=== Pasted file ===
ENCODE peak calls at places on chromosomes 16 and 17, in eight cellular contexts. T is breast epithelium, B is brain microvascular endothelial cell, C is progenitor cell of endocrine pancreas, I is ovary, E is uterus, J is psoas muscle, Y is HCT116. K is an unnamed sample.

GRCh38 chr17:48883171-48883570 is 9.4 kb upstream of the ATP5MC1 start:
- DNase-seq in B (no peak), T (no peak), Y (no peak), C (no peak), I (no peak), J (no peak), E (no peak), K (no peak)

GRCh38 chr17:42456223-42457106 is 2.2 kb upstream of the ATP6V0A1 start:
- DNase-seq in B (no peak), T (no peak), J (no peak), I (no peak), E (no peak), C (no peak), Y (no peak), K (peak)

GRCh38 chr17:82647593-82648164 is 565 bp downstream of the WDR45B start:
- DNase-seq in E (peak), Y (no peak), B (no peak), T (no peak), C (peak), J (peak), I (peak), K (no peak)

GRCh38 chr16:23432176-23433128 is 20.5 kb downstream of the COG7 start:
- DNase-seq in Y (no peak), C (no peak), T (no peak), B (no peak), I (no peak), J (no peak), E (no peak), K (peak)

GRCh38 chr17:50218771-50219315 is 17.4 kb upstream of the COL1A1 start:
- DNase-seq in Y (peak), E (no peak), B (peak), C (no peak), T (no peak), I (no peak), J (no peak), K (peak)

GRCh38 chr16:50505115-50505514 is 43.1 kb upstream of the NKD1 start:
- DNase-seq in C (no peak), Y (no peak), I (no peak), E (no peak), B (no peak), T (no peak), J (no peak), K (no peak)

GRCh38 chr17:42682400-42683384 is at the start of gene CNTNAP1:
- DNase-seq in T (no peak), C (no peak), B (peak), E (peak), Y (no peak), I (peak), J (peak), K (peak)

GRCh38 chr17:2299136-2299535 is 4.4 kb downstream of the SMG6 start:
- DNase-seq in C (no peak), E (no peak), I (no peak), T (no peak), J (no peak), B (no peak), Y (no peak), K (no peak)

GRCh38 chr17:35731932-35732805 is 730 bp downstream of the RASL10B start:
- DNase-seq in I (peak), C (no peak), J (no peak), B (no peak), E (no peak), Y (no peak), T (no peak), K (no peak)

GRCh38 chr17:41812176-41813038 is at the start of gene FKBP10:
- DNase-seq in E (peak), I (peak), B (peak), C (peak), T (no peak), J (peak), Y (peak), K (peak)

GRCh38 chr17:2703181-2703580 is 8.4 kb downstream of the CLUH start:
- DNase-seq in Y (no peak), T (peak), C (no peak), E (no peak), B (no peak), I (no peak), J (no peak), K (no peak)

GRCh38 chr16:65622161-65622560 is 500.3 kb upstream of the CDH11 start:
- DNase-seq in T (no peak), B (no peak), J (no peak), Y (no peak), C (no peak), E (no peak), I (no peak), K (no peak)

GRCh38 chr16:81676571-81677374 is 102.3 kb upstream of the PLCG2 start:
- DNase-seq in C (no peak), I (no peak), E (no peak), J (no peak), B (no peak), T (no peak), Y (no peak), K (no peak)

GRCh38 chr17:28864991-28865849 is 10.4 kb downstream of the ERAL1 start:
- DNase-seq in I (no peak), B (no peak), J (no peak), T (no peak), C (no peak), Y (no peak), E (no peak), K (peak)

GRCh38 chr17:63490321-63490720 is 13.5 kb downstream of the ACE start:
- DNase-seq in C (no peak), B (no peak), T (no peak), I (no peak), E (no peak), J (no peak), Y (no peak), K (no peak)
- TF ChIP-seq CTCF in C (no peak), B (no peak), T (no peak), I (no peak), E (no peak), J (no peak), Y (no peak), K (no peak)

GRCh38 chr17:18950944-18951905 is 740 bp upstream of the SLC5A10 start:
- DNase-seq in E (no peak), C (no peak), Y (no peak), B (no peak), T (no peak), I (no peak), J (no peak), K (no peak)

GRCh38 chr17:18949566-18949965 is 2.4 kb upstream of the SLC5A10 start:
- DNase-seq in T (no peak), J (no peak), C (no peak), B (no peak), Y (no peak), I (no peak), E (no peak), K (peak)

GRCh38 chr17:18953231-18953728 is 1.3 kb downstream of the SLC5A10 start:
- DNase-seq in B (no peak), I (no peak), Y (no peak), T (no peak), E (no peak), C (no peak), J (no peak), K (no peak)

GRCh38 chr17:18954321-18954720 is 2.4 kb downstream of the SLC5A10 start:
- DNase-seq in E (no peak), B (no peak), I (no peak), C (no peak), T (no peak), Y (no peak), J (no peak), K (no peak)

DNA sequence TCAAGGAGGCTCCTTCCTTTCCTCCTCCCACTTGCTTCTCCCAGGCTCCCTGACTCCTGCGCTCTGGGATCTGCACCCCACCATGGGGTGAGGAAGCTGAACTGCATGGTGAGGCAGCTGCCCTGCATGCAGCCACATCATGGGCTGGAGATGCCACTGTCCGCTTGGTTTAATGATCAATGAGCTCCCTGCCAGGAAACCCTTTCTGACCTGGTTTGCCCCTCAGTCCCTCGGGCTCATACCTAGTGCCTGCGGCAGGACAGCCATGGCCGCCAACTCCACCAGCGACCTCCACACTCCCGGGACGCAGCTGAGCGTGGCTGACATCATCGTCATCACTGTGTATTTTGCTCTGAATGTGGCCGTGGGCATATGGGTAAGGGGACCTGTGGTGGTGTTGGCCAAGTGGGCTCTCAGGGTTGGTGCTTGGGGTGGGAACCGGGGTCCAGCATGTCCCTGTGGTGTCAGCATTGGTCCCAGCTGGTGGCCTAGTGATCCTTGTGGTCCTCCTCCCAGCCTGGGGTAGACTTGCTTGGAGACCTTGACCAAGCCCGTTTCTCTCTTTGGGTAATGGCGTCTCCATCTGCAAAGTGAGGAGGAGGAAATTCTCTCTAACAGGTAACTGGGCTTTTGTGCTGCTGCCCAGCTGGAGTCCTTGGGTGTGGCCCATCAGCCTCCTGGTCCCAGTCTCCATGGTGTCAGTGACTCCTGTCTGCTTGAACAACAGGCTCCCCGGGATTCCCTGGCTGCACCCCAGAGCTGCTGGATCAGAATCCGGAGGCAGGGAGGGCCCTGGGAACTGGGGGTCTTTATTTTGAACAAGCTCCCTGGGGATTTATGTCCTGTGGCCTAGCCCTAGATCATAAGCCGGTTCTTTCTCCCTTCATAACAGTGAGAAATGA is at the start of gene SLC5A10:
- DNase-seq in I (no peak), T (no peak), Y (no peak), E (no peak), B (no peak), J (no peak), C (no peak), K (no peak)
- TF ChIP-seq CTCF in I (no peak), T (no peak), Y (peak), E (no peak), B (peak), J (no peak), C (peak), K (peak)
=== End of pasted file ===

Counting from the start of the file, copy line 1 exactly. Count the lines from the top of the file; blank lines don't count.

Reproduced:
ENCODE peak calls at places on chromosomes 16 and 17, in eight cellular contexts. T is breast epithelium, B is brain microvascular endothelial cell, C is progenitor cell of endocrine pancreas, I is ovary, E is uterus, J is psoas muscle, Y is HCT116. K is an unnamed sample.